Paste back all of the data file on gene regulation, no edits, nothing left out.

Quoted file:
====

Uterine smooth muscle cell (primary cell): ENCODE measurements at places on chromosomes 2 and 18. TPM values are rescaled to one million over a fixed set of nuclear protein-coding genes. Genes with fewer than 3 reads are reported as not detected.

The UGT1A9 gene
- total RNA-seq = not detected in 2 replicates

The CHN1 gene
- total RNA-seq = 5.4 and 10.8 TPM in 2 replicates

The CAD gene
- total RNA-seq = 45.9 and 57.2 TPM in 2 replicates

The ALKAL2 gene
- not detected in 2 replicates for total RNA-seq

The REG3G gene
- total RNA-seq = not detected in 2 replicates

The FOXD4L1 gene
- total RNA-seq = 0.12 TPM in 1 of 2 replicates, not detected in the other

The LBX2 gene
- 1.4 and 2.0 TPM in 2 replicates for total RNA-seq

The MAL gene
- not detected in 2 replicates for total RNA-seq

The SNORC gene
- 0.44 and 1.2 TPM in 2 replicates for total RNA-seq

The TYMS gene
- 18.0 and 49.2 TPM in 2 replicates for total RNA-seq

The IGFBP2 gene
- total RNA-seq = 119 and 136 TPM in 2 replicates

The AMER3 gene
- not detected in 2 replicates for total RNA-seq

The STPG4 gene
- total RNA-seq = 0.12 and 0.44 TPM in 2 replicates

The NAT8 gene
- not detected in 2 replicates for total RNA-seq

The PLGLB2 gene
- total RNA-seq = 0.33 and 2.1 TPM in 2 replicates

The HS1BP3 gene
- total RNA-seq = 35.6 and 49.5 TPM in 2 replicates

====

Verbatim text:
Uterine smooth muscle cell (primary cell): ENCODE measurements at places on chromosomes 2 and 18. TPM values are rescaled to one million over a fixed set of nuclear protein-coding genes. Genes with fewer than 3 reads are reported as not detected.

The UGT1A9 gene
- total RNA-seq = not detected in 2 replicates

The CHN1 gene
- total RNA-seq = 5.4 and 10.8 TPM in 2 replicates

The CAD gene
- total RNA-seq = 45.9 and 57.2 TPM in 2 replicates

The ALKAL2 gene
- not detected in 2 replicates for total RNA-seq

The REG3G gene
- total RNA-seq = not detected in 2 replicates

The FOXD4L1 gene
- total RNA-seq = 0.12 TPM in 1 of 2 replicates, not detected in the other

The LBX2 gene
- 1.4 and 2.0 TPM in 2 replicates for total RNA-seq

The MAL gene
- not detected in 2 replicates for total RNA-seq

The SNORC gene
- 0.44 and 1.2 TPM in 2 replicates for total RNA-seq

The TYMS gene
- 18.0 and 49.2 TPM in 2 replicates for total RNA-seq

The IGFBP2 gene
- total RNA-seq = 119 and 136 TPM in 2 replicates

The AMER3 gene
- not detected in 2 replicates for total RNA-seq

The STPG4 gene
- total RNA-seq = 0.12 and 0.44 TPM in 2 replicates

The NAT8 gene
- not detected in 2 replicates for total RNA-seq

The PLGLB2 gene
- total RNA-seq = 0.33 and 2.1 TPM in 2 replicates

The HS1BP3 gene
- total RNA-seq = 35.6 and 49.5 TPM in 2 replicates